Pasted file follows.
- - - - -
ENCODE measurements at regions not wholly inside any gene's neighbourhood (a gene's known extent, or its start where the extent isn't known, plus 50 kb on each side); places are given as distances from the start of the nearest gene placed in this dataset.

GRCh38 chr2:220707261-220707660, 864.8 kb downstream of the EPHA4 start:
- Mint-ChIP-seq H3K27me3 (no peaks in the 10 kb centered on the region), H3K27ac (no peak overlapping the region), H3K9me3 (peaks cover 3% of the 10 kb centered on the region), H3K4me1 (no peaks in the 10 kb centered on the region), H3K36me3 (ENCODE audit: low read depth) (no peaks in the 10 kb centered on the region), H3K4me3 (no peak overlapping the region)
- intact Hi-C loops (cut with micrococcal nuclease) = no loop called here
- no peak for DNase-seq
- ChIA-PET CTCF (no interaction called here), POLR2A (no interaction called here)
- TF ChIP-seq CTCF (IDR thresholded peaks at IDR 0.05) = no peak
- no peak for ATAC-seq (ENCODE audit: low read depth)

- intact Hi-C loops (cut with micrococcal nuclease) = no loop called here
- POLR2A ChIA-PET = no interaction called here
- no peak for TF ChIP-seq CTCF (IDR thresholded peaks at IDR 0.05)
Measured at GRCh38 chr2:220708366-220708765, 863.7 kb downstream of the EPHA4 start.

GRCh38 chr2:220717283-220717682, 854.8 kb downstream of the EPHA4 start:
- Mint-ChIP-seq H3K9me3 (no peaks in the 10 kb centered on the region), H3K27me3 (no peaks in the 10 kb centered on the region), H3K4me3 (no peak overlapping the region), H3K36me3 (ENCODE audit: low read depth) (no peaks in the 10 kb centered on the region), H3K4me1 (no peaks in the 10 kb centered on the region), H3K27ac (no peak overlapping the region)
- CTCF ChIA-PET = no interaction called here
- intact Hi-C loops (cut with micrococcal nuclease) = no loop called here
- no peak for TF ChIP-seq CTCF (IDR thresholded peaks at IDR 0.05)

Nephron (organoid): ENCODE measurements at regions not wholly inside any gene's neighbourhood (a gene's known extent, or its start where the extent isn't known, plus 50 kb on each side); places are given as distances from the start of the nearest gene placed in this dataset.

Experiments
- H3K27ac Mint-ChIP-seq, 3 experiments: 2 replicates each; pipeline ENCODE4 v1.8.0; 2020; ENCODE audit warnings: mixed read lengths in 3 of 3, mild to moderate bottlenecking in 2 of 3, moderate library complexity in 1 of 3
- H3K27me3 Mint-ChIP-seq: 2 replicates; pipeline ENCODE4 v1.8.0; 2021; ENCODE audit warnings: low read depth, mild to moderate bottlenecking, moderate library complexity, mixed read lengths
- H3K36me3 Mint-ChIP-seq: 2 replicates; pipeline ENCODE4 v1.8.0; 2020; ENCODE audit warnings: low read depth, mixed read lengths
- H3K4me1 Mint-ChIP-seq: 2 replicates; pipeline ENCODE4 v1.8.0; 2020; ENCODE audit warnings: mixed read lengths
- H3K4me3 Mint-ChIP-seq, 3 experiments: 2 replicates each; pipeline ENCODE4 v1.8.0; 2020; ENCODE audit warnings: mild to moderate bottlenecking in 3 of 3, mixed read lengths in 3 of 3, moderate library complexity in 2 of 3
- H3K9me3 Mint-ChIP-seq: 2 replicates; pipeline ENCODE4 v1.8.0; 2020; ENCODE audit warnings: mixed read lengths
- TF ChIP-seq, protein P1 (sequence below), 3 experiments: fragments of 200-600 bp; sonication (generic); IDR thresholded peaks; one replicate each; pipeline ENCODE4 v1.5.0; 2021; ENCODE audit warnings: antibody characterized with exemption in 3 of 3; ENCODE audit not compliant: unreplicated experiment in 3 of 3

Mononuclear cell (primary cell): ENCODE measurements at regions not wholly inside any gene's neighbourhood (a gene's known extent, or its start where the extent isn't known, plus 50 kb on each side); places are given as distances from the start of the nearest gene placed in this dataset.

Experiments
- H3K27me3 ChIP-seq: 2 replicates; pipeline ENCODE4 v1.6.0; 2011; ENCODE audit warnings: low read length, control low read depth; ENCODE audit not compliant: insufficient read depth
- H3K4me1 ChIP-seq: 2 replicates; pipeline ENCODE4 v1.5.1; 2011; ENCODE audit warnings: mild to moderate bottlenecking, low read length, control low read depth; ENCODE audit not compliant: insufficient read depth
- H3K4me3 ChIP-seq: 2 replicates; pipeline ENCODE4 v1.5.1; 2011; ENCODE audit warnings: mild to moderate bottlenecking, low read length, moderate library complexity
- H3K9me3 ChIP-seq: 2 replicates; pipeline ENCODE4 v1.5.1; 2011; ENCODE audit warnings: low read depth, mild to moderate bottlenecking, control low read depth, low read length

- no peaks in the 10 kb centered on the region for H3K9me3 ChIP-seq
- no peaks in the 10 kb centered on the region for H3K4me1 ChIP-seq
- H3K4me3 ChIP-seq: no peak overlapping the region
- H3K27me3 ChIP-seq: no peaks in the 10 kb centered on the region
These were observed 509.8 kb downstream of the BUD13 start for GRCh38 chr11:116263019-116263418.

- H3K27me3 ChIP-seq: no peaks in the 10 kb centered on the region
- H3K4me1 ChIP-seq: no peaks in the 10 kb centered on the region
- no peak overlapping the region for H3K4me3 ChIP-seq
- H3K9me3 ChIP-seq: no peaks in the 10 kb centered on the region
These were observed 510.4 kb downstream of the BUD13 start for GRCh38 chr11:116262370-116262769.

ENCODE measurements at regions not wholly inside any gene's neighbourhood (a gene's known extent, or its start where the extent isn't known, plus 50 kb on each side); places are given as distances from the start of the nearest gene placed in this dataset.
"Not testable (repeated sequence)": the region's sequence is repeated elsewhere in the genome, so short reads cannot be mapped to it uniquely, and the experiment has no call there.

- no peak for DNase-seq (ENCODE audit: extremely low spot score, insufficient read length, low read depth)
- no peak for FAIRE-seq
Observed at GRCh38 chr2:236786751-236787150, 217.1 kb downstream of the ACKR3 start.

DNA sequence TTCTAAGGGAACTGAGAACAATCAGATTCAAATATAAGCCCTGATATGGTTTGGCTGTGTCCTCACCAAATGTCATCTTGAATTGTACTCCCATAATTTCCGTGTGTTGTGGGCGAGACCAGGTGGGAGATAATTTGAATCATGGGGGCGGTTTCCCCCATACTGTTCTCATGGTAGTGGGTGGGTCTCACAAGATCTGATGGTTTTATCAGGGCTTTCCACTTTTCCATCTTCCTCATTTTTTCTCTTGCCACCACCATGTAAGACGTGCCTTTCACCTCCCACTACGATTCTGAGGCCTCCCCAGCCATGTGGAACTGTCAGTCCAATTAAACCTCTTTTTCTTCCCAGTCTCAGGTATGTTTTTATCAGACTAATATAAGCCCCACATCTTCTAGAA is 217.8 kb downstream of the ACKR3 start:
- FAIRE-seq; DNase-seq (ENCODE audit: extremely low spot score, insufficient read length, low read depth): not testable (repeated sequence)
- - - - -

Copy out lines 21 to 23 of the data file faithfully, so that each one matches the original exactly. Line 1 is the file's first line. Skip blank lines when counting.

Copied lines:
- H3K27me3 Mint-ChIP-seq: 2 replicates; pipeline ENCODE4 v1.8.0; 2021; ENCODE audit warnings: low read depth, mild to moderate bottlenecking, moderate library complexity, mixed read lengths
- H3K36me3 Mint-ChIP-seq: 2 replicates; pipeline ENCODE4 v1.8.0; 2020; ENCODE audit warnings: low read depth, mixed read lengths
- H3K4me1 Mint-ChIP-seq: 2 replicates; pipeline ENCODE4 v1.8.0; 2020; ENCODE audit warnings: mixed read lengths